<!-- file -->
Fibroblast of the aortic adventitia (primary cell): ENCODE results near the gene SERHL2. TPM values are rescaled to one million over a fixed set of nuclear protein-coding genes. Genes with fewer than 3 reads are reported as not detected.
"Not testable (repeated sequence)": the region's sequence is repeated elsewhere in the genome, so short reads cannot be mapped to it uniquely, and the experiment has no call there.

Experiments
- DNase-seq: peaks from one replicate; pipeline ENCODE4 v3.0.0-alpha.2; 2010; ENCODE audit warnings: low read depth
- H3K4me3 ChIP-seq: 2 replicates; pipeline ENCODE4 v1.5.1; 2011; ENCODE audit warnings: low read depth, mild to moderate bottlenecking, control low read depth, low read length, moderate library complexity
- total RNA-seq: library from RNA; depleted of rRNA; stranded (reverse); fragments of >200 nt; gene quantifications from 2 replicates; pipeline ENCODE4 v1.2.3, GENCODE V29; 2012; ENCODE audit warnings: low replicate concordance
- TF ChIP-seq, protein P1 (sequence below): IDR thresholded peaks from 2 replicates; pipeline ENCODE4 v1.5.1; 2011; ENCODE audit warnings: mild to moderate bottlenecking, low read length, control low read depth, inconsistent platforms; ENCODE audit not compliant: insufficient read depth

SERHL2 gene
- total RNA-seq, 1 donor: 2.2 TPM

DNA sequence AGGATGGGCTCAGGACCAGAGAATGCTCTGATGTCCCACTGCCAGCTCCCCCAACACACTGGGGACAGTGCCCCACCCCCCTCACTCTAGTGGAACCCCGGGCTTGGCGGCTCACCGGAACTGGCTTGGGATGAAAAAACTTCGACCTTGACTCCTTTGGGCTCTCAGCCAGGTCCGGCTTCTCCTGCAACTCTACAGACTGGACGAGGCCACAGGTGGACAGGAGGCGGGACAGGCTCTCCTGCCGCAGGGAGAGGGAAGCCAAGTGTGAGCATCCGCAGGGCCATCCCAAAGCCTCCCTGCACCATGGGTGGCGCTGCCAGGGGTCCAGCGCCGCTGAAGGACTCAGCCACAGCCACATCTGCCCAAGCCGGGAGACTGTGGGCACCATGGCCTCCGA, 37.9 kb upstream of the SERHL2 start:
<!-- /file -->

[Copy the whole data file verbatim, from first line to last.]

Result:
Fibroblast of the aortic adventitia (primary cell): ENCODE results near the gene SERHL2. TPM values are rescaled to one million over a fixed set of nuclear protein-coding genes. Genes with fewer than 3 reads are reported as not detected.
"Not testable (repeated sequence)": the region's sequence is repeated elsewhere in the genome, so short reads cannot be mapped to it uniquely, and the experiment has no call there.

Experiments
- DNase-seq: peaks from one replicate; pipeline ENCODE4 v3.0.0-alpha.2; 2010; ENCODE audit warnings: low read depth
- H3K4me3 ChIP-seq: 2 replicates; pipeline ENCODE4 v1.5.1; 2011; ENCODE audit warnings: low read depth, mild to moderate bottlenecking, control low read depth, low read length, moderate library complexity
- total RNA-seq: library from RNA; depleted of rRNA; stranded (reverse); fragments of >200 nt; gene quantifications from 2 replicates; pipeline ENCODE4 v1.2.3, GENCODE V29; 2012; ENCODE audit warnings: low replicate concordance
- TF ChIP-seq, protein P1 (sequence below): IDR thresholded peaks from 2 replicates; pipeline ENCODE4 v1.5.1; 2011; ENCODE audit warnings: mild to moderate bottlenecking, low read length, control low read depth, inconsistent platforms; ENCODE audit not compliant: insufficient read depth

SERHL2 gene
- total RNA-seq, 1 donor: 2.2 TPM

DNA sequence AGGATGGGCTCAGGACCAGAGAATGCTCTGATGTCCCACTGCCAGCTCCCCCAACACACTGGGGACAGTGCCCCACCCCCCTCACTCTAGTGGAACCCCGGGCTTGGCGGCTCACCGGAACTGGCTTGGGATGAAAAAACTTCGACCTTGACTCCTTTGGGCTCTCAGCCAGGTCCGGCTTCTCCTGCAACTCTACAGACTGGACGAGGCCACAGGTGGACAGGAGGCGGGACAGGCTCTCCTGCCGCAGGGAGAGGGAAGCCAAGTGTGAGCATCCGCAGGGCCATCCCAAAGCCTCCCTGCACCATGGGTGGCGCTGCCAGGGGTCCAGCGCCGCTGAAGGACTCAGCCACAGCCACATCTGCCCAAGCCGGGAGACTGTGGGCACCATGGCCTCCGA, 37.9 kb upstream of the SERHL2 start: